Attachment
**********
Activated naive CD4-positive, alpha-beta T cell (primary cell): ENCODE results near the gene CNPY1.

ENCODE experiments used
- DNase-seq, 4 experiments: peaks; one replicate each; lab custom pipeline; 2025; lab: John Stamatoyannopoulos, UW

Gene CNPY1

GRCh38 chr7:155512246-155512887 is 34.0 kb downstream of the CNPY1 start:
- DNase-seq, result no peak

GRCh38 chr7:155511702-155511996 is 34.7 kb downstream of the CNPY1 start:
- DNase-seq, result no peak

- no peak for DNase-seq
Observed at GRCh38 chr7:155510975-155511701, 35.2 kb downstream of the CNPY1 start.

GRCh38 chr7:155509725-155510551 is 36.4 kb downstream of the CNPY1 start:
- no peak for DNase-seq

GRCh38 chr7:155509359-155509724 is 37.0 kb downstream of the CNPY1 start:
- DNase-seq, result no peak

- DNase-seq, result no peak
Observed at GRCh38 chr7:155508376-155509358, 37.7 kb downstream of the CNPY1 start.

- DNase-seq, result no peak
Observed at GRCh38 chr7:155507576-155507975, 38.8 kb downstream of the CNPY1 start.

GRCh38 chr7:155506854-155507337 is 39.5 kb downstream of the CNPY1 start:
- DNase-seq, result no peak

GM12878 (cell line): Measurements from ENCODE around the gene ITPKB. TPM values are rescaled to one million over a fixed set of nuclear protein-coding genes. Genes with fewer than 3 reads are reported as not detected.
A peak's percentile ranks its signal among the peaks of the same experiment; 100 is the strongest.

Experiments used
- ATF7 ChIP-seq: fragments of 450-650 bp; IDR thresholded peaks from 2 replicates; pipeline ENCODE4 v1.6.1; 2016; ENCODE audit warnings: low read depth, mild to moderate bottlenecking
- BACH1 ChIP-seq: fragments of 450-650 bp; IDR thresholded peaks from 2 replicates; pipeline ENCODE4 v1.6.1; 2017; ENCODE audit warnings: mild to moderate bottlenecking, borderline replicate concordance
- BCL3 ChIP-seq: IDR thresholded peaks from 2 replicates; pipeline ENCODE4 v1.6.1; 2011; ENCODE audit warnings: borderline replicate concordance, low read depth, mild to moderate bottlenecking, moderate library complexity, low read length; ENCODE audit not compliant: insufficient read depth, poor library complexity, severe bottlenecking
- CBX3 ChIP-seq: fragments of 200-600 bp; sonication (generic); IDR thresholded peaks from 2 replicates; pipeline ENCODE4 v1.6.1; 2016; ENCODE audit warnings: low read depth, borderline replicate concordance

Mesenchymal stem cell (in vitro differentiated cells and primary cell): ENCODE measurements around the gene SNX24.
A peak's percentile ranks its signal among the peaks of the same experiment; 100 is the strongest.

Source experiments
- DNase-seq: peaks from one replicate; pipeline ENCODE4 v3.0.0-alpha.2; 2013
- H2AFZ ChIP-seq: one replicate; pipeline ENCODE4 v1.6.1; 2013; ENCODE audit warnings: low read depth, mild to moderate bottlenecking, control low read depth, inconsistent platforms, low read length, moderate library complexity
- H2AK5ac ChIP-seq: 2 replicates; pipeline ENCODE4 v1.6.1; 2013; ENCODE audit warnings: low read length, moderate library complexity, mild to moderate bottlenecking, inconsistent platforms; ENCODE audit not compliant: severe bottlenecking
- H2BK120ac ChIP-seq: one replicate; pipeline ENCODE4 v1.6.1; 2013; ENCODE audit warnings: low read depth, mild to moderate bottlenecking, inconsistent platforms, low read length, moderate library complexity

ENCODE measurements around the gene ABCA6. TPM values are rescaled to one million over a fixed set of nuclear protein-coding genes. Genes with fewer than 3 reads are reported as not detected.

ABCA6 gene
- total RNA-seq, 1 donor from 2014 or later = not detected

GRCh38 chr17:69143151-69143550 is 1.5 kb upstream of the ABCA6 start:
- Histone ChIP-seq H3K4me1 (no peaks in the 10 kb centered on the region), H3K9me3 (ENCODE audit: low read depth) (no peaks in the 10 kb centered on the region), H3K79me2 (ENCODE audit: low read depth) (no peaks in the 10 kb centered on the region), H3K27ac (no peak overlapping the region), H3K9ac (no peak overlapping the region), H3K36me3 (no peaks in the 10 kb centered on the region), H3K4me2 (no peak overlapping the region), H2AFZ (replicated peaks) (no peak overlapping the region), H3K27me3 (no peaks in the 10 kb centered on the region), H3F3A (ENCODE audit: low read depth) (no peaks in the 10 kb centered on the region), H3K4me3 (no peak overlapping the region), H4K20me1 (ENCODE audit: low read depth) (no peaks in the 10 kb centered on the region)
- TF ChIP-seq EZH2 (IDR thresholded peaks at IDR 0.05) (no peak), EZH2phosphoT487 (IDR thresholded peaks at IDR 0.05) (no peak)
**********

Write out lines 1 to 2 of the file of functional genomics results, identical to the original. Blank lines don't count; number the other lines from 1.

Activated naive CD4-positive, alpha-beta T cell (primary cell): ENCODE results near the gene CNPY1.

ENCODE experiments used